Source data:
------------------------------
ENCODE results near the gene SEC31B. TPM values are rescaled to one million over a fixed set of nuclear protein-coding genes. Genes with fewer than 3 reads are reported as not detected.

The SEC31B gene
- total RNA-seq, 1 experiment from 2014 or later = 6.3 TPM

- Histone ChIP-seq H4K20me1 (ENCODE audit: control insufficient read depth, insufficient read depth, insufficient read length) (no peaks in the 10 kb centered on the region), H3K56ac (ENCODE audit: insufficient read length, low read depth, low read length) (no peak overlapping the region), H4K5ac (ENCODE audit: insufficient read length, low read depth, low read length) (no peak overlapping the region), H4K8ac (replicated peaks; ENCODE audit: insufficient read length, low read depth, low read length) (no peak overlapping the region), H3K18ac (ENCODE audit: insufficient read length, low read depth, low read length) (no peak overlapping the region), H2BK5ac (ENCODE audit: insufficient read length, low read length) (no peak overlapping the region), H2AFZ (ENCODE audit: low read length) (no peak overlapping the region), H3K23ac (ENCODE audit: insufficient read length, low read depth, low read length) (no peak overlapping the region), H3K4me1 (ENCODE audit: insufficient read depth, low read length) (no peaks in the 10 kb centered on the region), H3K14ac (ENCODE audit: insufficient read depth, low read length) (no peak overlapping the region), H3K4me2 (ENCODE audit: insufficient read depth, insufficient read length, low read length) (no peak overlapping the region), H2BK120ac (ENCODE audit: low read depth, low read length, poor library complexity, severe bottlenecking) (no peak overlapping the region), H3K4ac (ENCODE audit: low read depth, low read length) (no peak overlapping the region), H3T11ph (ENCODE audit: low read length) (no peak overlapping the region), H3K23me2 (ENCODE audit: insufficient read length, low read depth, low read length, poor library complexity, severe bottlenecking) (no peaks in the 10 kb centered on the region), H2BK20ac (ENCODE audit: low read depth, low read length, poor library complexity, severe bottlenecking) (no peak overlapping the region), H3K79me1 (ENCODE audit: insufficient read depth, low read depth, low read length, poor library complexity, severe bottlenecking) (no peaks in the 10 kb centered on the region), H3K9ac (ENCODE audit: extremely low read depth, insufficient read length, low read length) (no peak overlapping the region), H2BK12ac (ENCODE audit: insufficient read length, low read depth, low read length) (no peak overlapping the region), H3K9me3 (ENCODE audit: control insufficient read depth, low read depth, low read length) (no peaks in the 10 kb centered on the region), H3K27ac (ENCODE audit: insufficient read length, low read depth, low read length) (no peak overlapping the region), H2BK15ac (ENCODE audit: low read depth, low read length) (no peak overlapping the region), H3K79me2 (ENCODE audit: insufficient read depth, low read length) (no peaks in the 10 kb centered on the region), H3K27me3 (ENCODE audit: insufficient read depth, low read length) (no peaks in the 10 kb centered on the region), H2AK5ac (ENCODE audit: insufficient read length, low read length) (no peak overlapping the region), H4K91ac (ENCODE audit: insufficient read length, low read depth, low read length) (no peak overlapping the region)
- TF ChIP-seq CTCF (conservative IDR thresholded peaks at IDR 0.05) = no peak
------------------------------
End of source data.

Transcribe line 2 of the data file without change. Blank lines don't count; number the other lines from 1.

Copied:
The SEC31B gene